ONE of my missions is to get more people to appreciate the wonders of uncool technology.

This is not because I am profoundly uncool personally, but also because I worry that we fixate on  whiz-bang technology at the expense of less flashy stuff that can make a profound difference in people's lives.

To give you a tale of two extremes : Exciting helium balloons and unremarkable smartphones with the look and feel of 1990s flip phones.

The Information, a technology news publication, wrote last month about Loon, a nearly decade-old project from Google's parent company to beam Internet signals to remote places using high-altitude balloons that act like floating towers.

The idea is thrilling, but the balloons might not be working very well.

The Information found Loon had spent a bunch of money including some on costs it hadn't expected., like regularly replacing balloons - something that more conventional Internet delivery options don't require.

The Information gave examples of places where Loon balloons have been useful, including Puerto Rico after Hurricane Maria destroyed cell towers.

My colleague Abdi Latif Dahur has written that critics of a Loon project in Kenya said it was a solution in search of a problem, as most Kenyans already had Internet access through more conventional technologies.

He and the Information article implicitly asked a profound question : Is flashy technology better and more financially viable than cheaper, simpler solutions" It's a good question, right?

If fancy technology isn't inherently better and may be worse, what's the alternative?

I wrote last year about two uncool technologies that have profoundly helped  increase the number of people connected to the Internet in poorer countries :

Smartphones with a simple software and bare-bones parts that cost as little as $20, and inexpensive equipment like solar-powered poles to hold Internet wiring and carry signals to hard-to-reach spots in the world.

[It also helps to have billionaires like Mukesh Ambani of India who are willing to pour money and political persuasion into building networks.]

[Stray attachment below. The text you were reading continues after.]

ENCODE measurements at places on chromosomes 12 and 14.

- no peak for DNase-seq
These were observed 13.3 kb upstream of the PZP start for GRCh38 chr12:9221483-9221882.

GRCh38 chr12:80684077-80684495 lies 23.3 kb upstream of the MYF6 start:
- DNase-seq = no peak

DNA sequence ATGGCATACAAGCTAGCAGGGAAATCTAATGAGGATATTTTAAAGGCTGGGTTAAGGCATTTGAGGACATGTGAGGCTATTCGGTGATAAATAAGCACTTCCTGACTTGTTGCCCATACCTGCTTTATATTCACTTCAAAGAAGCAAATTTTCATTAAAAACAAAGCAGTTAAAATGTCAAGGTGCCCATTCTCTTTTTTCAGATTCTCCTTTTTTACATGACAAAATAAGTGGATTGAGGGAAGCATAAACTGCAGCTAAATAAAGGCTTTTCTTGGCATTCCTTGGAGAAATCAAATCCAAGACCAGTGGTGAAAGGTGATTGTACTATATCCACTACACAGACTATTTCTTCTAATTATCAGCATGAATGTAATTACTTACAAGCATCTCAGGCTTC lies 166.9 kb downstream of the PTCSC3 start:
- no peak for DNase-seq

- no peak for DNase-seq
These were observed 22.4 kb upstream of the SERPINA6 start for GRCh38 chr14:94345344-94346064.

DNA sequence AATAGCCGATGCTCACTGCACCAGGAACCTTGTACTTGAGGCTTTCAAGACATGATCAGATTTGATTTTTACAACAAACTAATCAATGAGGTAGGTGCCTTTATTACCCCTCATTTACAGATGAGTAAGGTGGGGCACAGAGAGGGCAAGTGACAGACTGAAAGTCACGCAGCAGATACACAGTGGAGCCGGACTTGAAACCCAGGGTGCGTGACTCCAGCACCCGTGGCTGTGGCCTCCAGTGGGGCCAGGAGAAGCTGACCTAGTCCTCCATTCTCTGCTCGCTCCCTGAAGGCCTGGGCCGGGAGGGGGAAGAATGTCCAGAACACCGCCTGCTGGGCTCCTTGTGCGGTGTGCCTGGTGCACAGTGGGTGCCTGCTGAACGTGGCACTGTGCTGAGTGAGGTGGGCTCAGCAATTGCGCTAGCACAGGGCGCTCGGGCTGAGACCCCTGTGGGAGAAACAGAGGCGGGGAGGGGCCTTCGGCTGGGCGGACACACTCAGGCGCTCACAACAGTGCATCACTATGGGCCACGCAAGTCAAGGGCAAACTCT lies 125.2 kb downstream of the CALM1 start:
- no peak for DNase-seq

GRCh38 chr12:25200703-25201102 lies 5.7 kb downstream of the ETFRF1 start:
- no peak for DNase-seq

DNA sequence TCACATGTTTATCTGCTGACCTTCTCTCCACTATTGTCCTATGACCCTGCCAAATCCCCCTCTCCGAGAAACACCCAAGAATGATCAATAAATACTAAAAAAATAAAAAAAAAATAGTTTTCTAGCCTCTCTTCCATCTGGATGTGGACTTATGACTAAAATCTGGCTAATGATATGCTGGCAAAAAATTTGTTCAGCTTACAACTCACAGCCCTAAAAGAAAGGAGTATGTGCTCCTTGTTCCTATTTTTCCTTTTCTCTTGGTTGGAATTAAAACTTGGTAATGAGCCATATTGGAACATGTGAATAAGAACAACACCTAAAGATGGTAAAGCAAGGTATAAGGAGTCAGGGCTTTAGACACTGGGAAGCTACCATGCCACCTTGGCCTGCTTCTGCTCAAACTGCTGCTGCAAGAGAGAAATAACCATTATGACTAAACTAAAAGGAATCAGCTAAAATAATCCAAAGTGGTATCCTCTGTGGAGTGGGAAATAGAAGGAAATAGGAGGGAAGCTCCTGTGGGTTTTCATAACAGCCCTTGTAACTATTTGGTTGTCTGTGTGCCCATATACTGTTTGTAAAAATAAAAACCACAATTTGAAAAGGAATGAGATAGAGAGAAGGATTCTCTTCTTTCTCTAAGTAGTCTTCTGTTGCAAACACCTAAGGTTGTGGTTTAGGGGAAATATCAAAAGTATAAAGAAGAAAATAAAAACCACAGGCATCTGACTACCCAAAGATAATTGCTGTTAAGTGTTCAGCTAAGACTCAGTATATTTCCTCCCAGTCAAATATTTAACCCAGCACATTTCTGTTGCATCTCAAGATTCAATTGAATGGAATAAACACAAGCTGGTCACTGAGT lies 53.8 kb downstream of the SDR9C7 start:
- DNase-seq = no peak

A solar-powered telecommunications pole in the ground is boring to look at but is the result of some sophisticated technology, sensible business planning and savvy politicking. Those are the unflashy forces that have made a far bigger difference for less money than helium balloons.

Facebook's failed Internet-ferrying drone project and efforts to beam Wi-Fi from satellites.

That's not to say that flashy never works, nor that people and companies shouldn't dream big. We need that, too.

But efforts to widen Internet access using satellites and helium balloons suck up attention and money that might be more effectively lavished on seemingly boring infrastructure like laying more thick coils of cables.

There's a tendency to obsess on grand fixes that may not fix anything. Apps that try [and fail] to  ''modernize'' an election get more attention than a simple information site that gives voters what they need fast.

And while some health systems are splurging on creepy, possibly ineffective software to predict patients' coronavirus related  health risks, unfussy virus exposure apps can help people stay safe now.

We need to pay more attention to the uncool and the incremental. I wish there were MacArthur ''genius'' grants for thinking small.

The World Students Society thanks author Shira Ovide.


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